With the theme “Common Objects,” “common” means refined, understated luxury. The straightforward take of the designer on very ordinary styles were executed with such exquisite tailoring that they stood out for their stunning simplicity. The soft, luscious fabrics in calming neutrals fell perfectly on the models’ physiques, giving the entire collection a very relaxed, fluid finish. I particularly loved the slouchy long-sleeved beige women’s jumpsuit and the men’s white paint-spattered shirt, pants and trench coat for their “I will wear what I want, I don’t care attitude.” The no-frills, no-fuss finish of the entire collection validated the fashion motto “less is more.”



Designer Koji Udo considers Factotum a fusion of real clothes and mode and he succeeds in expressing this in his collection. One of the six winners of the Tokyo Fashion Award, Factotum’s collection struck the ideal balance between everyday clothes and un-intimidating, universally appealing style. His separates in denim, leather, light-printed wool and hand-woven fabrics (which reminded me of our very own tinalak), did not feel forced or trying-hard, making them relevant and practical at the same time. Hats and beanies rounded off the casual, youthful, solid-on-solid, print-on-print looks that included slim pants cropped above the ankles — a big trend for the autumn/winter season.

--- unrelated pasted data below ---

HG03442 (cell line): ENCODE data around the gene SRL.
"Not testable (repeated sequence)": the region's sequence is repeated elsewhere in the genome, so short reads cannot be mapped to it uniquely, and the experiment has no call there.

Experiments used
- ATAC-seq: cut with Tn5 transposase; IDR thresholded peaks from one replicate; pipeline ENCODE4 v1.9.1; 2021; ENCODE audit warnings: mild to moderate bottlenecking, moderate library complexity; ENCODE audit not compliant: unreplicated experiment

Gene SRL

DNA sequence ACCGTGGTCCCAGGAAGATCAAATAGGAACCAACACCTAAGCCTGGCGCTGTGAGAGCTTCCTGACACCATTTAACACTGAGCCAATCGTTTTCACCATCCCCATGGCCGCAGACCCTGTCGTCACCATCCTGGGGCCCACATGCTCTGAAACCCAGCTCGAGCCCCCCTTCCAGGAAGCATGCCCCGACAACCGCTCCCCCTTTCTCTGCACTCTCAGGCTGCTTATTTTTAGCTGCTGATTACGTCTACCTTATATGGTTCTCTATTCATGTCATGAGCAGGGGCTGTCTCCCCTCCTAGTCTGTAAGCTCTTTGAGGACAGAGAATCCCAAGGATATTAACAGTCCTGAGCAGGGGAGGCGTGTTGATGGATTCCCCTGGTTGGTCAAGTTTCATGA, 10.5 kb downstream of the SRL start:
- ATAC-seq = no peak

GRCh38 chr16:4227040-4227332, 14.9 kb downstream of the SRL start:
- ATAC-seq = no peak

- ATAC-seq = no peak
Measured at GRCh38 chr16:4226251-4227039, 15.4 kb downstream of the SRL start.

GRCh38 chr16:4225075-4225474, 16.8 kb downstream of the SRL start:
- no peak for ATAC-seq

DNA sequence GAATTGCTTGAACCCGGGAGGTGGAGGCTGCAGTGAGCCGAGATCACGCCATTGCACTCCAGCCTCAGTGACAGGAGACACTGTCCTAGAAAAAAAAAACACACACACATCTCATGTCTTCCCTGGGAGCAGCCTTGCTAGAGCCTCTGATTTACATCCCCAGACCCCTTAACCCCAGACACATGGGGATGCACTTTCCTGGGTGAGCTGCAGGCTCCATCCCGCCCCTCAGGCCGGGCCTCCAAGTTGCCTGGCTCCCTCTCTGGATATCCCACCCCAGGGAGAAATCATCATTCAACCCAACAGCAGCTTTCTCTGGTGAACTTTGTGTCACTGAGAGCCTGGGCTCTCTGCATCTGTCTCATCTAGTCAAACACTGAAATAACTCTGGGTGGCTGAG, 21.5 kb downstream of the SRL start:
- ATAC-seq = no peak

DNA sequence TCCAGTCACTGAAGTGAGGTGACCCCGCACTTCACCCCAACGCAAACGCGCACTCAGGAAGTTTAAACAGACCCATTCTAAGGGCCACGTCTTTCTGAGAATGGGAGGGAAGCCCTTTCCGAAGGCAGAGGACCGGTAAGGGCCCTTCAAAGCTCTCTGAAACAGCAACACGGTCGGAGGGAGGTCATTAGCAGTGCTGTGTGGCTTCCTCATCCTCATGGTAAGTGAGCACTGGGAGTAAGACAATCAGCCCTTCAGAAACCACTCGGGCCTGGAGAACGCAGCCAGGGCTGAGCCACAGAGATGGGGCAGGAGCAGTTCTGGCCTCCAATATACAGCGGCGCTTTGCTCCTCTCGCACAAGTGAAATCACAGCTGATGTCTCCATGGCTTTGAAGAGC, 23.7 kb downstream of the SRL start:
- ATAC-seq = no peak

Winner of the DHL Design Award, Kidill is a menswear brand to watch out for. Inspired by the contrasting theme “Imperfect Rhyme,” Kidill finds harmony in disarray, order in confusion and translates it to clothes that are serious and playful, formal and casual, purposeful and random, young and old, abstract and real at the same time. For example, he takes a formal jacket with velvet lapels deconstructs it with a loose fit and slouchy sleeves at an awkward length. He puts random embossed velvet black prints on a dinner jacket and pairs it with patchwork cotton pants folded at the bottom, exposing the model’s calves. While his design ideas are clearly out of the box, they do not come across as contrived. All designer Hiroaki Sueyasu needs to do now is remain consistent with his vision.



This collection had the most profound inspiration of all the collections in Honoka, a Japanese term that implies the light that soothes the heart in darkness. The dark setup of the venue with its black walls, floors and dimly lit floor lamps lining the runway conveyed this message and provided the perfect backdrop for a very serene, Zen-like collection that focused more on the subtleties of the prints and textures of the fabrics rather than the clothing designs. Matohu utilized layering quite masterfully, giving her clothes a sense of lightness often lacking in heavyset fall/winter clothing. While the silhouettes were a bit too plain for my taste, there is a Japanese market that appreciates this kind of quiet elegance and clean, classic lines.